Scallops: One of Nature’s Greatest Crystal Engineers

Published in Chemistry
Scallops: One of Nature’s Greatest Crystal Engineers

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More than half a century ago, neuroscientist Michael Land peered through the eye of a scallop and saw an upside-down image of himself looking back. Land’s unnerving experience resulted in his discovery of a new type of eye – the concave mirrored eye1. Even today, most people don’t know scallops have eyes, let alone dozens to hundreds of them lining the tissue between the two valves. Land found that each one of these sub-millimeter eyes contains a concave mirror which focuses light, much like a reflecting telescope, onto the overlying retinae. The mirror is formed from alternate layers of high-refractive index guanine crystals and low-refractive index cytoplasm, creating a multilayer interference reflector2,3.

The unusual scallop eye was destined to become a star, not only of visual ecology, but of the field of organic biomineralization, which concerns the formation and function of biogenic molecular crystals. The electron microscopy techniques of Land’s days could not preserve the beam sensitive organic crystals, which instead appeared as angular voids in the tissue4. Over 50 years later, augmented by the advent of cryogenic scanning electron microscopy, which enables organic crystals to be imaged in their native state, Palmer and co-workers re-investigated this remarkable visual system. They unearthed previously unknown intricacies in the optical design of the scallops image-forming mirror which is constructed from a perfectly tiled mosaic of square guanine crystals5. The study concluded that understanding how organisms control the shape and arrangement of crystals could lead to the development of novel bioinspired optical devices.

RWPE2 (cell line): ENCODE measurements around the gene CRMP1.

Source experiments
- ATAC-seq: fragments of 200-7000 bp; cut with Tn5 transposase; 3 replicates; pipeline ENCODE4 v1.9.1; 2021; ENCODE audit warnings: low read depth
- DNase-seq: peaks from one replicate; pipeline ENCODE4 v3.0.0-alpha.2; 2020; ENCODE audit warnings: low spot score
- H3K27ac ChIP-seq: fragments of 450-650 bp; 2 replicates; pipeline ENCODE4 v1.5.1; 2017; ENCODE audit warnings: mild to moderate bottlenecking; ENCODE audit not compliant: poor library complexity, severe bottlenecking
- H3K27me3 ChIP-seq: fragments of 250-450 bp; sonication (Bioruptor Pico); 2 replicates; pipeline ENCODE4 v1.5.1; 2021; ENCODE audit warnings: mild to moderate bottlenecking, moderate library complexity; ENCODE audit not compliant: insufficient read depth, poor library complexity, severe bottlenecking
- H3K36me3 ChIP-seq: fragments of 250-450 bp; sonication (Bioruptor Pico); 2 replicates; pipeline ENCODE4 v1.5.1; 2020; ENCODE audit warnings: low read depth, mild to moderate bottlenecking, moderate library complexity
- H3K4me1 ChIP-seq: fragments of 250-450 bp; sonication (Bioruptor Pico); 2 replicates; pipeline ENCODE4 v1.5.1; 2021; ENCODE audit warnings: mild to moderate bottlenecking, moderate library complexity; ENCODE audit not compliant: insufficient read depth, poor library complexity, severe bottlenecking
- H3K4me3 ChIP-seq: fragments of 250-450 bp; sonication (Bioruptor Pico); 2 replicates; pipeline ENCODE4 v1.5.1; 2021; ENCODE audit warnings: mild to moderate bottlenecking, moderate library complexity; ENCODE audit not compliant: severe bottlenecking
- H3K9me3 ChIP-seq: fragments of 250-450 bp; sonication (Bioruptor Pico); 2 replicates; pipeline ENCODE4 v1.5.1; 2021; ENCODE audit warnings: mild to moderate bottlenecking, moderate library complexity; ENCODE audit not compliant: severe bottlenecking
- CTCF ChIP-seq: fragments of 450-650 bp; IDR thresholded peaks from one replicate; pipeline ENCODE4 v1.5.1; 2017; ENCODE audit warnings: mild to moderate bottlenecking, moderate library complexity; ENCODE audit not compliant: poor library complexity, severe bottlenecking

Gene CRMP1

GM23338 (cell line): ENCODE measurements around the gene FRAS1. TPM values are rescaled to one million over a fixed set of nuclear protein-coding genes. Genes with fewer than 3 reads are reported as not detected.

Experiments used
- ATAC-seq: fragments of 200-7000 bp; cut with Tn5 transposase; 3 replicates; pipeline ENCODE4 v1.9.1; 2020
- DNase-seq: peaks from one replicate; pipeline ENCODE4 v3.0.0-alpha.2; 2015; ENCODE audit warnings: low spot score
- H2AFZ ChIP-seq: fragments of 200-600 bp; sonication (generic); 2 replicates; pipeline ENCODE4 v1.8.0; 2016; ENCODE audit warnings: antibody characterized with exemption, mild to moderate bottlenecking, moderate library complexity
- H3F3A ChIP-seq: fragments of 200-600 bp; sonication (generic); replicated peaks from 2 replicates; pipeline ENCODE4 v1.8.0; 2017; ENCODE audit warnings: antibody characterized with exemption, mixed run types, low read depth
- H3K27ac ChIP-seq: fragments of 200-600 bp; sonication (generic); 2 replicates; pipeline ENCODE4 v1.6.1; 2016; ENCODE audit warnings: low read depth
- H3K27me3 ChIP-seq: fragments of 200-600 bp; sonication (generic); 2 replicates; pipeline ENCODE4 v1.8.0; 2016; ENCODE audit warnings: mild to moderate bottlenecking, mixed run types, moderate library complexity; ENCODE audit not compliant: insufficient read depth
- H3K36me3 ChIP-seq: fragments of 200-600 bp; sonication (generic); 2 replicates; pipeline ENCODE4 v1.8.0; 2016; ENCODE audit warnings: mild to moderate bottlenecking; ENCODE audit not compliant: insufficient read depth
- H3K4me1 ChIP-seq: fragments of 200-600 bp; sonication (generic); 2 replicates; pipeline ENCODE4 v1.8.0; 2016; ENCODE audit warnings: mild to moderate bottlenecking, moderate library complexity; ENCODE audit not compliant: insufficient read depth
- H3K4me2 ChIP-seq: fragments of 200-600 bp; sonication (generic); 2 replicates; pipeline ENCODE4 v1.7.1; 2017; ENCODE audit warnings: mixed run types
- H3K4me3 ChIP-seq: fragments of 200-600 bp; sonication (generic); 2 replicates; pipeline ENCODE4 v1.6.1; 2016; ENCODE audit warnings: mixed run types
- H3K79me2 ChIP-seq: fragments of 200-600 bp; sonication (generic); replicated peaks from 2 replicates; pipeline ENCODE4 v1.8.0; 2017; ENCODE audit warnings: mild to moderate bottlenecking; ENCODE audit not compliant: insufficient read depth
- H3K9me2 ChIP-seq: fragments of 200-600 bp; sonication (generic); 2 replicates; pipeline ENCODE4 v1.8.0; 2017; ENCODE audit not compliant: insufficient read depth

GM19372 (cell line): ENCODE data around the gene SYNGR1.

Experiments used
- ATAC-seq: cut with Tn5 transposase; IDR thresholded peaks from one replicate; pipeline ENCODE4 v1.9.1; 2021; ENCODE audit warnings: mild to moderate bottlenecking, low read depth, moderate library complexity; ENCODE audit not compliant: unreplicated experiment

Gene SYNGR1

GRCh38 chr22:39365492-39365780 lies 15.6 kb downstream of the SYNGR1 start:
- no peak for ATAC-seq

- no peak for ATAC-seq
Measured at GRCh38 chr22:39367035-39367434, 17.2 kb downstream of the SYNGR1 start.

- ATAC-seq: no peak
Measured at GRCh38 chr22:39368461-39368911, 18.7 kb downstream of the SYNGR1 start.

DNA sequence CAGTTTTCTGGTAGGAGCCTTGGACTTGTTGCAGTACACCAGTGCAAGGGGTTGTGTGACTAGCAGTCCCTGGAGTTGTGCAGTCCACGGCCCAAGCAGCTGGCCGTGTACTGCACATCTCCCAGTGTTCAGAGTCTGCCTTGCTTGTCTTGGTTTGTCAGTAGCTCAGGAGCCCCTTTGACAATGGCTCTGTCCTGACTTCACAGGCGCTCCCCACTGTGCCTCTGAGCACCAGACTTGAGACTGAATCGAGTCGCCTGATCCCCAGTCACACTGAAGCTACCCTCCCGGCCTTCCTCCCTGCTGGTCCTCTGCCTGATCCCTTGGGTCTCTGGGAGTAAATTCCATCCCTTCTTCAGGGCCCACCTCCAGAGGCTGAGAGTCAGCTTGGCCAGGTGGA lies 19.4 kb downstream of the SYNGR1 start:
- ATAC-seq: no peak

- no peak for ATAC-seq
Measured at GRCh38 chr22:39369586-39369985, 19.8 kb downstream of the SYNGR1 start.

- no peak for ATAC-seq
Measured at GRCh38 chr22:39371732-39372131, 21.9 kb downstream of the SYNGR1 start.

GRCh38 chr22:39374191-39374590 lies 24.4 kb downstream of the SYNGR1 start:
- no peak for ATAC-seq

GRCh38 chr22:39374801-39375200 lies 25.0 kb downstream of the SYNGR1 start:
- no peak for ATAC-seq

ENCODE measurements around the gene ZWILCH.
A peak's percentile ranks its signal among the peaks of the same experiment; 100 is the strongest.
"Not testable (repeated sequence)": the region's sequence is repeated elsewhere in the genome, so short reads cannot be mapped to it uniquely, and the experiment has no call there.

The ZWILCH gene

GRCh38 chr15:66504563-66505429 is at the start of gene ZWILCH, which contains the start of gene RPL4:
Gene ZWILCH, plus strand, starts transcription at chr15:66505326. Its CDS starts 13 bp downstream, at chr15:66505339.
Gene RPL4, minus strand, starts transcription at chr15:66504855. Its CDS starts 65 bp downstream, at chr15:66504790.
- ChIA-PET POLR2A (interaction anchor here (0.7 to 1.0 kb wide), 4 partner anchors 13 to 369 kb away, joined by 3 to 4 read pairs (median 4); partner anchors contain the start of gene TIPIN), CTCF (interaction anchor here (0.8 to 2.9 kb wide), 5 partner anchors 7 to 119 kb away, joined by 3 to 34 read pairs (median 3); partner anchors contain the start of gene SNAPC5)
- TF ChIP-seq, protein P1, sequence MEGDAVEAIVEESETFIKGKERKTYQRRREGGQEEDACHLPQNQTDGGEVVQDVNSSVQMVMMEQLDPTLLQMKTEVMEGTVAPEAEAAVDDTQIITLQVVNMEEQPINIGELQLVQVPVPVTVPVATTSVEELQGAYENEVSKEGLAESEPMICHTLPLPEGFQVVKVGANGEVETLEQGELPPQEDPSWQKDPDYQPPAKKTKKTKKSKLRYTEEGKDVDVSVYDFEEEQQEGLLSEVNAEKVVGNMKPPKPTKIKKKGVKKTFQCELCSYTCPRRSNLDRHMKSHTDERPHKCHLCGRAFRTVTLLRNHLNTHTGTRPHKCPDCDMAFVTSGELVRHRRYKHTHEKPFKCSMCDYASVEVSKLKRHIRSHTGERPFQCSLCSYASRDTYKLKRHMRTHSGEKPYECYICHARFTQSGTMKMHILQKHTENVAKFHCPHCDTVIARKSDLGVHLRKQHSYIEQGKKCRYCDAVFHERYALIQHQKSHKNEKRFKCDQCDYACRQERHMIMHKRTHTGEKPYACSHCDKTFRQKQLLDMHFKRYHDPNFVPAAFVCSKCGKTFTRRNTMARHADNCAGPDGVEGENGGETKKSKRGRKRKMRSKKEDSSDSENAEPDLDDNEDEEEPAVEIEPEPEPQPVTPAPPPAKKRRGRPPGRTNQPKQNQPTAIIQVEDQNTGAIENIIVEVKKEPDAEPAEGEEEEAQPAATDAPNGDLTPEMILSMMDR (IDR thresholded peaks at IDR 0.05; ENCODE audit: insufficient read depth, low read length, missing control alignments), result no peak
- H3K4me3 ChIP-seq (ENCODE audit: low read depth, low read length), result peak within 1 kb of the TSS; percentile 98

One conundrum presented by the scallop is the symmetrical square shape of the crystals, a morphology formally prohibited by guanine’s monoclinic crystal symmetry. An electron diffraction study showed the square tiles are not single crystals but rather composites of three twinned domains, enabling the monoclinic guanine crystal to mimic higher symmetry structures6.

A second feature of the scallop’s guanine crystals, as well as those in fish, copepods and spiders, is the preferential expression of their highly reflective face - not manifest in crystals grown synthetically from water. In this paper, we delve deeper into how scallops regulate this morphology control. Our strategy was to follow guanine formation in developing juvenile scallops and to survey changes in crystal morphology during development. Guanine crystals form inside organelles called iridosome vesicles. We observed that early iridosomes, which do not yet contain a crystal, contain two pre-assembled fibrillar sheets. A crystal then nucleates in the space between these sheets and is guided by the sheets to grow in a specific direction that allows the crystal to express its high refractive index face. The sheets perform three essential functions related to crystal nucleation and growth: (i) they define a space in which crystal formation can occur within the iridosome, (ii) they provide an interface for guanine nucleation on the planar face of the molecule, and (iii) they cap the high refractive index faces of the growing crystals, preventing growth in the π-stacking direction. In addition, we determined that even prior to crystal nucleation the directionality of sheets in a juvenile scallop closely align with the curvature of the mirror in the adult scallop. In other words, crystal orientation is ‘pre-programmed’ into the early iridosomes.